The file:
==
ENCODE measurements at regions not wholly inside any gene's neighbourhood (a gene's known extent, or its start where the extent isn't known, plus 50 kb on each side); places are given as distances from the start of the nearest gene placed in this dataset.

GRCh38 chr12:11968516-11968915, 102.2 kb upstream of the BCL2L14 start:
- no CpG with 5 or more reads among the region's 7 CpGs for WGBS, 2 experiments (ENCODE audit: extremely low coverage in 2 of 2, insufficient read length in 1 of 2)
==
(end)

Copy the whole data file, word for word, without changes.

ENCODE measurements at regions not wholly inside any gene's neighbourhood (a gene's known extent, or its start where the extent isn't known, plus 50 kb on each side); places are given as distances from the start of the nearest gene placed in this dataset.

GRCh38 chr12:11968516-11968915, 102.2 kb upstream of the BCL2L14 start:
- no CpG with 5 or more reads among the region's 7 CpGs for WGBS, 2 experiments (ENCODE audit: extremely low coverage in 2 of 2, insufficient read length in 1 of 2)